Jacobson is not a stranger to the Tango, as her sister, Kristen, has completed the entire race. Melissa, who has been a soccer player, was introduced by Kristen to distance running. Starting a little earlier in her life than Jody, Melissa ran 8 1/2 miles her first time out and completed a half-marathon a week later.
Neither has done anything like the Tango, which Jacobson says has literally given her nightmares. Well, the Orienteering part of it anyway.
"Getting lost," might be the scariest part, says Gardner.
They've spent countless nights and countless hours training together, actually completing each portion of Saturday's race, though one portion at a time, not altogether.
And, on race day, they'll have each other.
"I've already had a lot of fun by getting to know Melissa through this," said Gardner. "We're both just fun."
You don't have to look any further than their team name," Loud and Plowed." It was supposed to be "Loud n' Tango Proud," but Jacobson slurred the words a little as she was coming out of the water during a training session. So that's the name YMCA Executive Director and race creator Thad Turner has given them. They are definitely a positive pair.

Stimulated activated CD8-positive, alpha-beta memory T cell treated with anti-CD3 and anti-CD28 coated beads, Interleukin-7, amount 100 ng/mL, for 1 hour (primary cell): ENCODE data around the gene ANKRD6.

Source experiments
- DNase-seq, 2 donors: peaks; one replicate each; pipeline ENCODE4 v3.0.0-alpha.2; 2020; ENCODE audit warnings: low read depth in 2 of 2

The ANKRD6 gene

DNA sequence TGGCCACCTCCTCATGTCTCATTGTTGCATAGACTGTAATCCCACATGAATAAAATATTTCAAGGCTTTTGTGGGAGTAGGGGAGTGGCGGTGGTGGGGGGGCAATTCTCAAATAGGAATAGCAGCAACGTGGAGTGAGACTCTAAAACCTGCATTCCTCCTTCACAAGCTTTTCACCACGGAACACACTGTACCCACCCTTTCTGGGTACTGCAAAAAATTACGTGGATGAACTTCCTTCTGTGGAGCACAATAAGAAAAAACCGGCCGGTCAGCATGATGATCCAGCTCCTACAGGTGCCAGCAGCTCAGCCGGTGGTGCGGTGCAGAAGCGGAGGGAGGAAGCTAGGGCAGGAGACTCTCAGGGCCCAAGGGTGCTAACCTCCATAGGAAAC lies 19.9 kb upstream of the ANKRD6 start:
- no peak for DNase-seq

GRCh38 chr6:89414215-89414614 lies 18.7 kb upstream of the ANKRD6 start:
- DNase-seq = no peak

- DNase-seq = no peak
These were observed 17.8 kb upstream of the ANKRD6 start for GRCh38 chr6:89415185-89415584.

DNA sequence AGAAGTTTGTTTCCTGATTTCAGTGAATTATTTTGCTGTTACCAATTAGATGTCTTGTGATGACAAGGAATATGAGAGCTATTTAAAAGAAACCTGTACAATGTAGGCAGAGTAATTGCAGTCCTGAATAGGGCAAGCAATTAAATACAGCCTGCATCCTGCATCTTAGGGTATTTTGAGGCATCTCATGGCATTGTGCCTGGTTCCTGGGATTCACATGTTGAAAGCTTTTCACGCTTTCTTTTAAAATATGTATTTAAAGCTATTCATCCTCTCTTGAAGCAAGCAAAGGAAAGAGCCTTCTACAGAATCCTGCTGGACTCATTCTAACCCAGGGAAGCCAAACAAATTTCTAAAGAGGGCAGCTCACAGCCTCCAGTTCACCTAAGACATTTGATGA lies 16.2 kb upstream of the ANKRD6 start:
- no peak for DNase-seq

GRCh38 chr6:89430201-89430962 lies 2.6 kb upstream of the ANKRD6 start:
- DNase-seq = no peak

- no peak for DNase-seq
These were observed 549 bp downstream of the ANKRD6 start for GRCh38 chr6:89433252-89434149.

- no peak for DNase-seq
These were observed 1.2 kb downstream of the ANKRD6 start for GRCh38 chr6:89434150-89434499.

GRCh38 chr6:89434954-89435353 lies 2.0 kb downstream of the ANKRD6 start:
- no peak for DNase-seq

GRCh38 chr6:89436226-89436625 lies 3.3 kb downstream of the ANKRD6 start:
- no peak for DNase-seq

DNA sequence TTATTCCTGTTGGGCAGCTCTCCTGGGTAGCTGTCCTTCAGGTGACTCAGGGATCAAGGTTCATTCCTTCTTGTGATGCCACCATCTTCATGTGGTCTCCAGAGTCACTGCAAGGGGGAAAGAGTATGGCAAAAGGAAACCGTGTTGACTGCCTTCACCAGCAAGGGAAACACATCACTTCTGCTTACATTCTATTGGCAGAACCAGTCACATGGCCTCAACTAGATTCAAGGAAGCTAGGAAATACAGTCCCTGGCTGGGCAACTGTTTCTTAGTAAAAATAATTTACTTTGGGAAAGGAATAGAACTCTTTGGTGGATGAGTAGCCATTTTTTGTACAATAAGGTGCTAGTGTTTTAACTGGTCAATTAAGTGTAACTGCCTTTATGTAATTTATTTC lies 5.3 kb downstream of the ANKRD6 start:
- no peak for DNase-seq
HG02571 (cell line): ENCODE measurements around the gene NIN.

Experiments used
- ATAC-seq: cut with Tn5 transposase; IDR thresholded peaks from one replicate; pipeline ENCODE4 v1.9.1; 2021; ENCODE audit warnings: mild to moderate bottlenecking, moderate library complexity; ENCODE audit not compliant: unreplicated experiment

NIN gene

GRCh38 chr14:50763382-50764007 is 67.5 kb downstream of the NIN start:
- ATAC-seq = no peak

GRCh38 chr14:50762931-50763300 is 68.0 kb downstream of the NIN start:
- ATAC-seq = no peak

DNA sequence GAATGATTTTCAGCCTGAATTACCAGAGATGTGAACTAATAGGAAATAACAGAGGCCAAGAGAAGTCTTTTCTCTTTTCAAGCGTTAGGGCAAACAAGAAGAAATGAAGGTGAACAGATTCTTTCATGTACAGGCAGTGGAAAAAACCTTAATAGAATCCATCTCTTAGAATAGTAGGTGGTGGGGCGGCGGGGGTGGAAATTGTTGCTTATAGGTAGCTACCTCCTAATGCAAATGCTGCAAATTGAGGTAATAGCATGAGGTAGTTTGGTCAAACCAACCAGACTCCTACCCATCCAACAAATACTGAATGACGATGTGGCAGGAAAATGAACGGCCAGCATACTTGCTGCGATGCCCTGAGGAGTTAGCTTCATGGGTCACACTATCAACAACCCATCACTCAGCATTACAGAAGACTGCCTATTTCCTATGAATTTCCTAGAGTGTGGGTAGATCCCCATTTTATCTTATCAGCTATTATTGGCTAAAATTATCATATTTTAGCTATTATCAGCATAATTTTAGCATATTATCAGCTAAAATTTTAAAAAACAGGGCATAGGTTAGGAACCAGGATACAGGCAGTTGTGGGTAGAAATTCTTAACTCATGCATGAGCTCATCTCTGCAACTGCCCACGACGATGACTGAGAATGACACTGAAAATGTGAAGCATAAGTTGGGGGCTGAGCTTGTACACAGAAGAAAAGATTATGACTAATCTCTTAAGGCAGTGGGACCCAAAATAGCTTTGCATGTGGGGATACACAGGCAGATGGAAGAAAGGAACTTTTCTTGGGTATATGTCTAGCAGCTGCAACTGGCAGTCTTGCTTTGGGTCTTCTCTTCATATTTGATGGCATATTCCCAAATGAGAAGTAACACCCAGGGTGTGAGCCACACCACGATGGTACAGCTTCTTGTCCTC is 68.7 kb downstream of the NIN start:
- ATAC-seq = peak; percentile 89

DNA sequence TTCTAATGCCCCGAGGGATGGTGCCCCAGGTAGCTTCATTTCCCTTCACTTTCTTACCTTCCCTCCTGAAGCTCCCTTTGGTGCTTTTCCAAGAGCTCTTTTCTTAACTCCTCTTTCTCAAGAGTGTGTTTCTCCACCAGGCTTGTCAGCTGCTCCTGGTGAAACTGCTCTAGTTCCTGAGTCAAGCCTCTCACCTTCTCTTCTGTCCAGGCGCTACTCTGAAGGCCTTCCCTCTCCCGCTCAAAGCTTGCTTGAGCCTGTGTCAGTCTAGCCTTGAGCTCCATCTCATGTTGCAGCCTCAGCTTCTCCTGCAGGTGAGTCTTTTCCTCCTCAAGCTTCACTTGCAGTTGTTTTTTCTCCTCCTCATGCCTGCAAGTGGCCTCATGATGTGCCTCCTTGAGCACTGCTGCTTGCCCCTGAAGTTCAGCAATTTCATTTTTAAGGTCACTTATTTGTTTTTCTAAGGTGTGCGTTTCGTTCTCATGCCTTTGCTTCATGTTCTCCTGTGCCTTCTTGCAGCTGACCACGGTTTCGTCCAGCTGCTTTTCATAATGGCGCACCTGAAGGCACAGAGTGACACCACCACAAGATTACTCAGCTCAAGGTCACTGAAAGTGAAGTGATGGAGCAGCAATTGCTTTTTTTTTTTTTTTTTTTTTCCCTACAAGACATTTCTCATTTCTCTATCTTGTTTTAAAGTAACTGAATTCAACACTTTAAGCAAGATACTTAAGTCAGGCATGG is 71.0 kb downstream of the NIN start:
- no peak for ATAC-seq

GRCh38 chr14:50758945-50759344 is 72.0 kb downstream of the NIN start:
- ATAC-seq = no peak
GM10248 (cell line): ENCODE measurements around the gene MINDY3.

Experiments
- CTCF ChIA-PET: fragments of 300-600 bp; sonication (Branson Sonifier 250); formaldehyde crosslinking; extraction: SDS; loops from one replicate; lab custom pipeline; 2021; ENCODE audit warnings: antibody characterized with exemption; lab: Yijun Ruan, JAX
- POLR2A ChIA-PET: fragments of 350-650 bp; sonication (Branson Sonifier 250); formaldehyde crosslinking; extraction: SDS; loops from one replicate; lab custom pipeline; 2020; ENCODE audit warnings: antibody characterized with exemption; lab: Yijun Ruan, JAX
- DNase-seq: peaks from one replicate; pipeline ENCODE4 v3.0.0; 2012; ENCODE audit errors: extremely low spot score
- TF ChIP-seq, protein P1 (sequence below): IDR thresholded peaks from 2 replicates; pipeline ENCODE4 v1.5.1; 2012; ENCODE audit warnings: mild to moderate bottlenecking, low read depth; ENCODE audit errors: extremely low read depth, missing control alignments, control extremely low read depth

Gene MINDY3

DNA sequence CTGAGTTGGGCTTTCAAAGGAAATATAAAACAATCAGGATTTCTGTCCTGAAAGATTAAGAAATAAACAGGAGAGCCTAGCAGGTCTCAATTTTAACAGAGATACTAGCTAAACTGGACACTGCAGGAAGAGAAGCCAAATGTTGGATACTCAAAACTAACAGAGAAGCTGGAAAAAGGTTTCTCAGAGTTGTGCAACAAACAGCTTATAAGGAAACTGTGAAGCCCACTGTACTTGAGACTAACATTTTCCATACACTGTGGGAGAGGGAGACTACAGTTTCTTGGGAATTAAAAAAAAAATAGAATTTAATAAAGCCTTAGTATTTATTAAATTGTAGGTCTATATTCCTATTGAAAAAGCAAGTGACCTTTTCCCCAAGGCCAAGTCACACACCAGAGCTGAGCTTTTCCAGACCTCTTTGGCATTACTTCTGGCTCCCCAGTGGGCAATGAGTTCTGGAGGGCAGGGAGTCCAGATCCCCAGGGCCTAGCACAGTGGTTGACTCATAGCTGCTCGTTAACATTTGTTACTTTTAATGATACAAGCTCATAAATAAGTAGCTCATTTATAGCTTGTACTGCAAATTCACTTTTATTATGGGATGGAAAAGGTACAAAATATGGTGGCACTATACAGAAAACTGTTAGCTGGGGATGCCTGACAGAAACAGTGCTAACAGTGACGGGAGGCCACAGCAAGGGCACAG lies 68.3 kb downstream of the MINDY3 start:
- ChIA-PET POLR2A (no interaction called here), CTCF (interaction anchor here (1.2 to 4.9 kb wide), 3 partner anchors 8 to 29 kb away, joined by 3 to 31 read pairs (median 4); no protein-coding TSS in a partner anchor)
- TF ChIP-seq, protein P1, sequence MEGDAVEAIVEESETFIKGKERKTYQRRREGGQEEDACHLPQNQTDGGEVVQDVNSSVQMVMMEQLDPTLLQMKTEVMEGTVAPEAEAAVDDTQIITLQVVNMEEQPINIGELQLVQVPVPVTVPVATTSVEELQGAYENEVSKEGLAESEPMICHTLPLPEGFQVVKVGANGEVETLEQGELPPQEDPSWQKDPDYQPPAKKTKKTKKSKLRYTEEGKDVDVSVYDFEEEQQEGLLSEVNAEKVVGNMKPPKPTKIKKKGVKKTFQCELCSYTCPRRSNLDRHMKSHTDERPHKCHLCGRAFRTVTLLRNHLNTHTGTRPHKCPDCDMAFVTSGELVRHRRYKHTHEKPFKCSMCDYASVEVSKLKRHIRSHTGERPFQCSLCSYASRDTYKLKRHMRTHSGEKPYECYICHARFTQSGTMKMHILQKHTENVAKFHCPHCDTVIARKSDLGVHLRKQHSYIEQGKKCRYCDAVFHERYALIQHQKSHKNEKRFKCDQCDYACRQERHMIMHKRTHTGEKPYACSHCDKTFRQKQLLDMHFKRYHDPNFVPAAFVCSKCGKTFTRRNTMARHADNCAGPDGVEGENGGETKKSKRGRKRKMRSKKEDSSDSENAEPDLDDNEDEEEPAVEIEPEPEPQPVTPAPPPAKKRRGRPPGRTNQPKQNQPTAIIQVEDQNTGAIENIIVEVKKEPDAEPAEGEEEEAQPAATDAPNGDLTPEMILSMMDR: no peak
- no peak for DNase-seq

"Anyone that knows these gals knows that if you present either of them with a challenge, you can consider it done and done well," said Dolan. "They are strong, determined young women with a huge task and a common goal in front of them. Their eyes light up when they talk about the race, and they are motivated to succeed. They are also motivated to have tons of fun. Jody invented a new Tango category, the "Funative" division. Yes, they are competitive, but you can be sure they will be having fun. They have sacrificed and trained hard and they are both ready. The hardest part has been trying to convince them to stop training and to taper so they are fresh on race day.
"If you would have told them both a year ago that they would be part of a 'Complete Tango' next race, I don't think either would have believed you," said Dolan. "I guess I just saw in them what maybe they didn't see in themselves. They see it now. I love my job."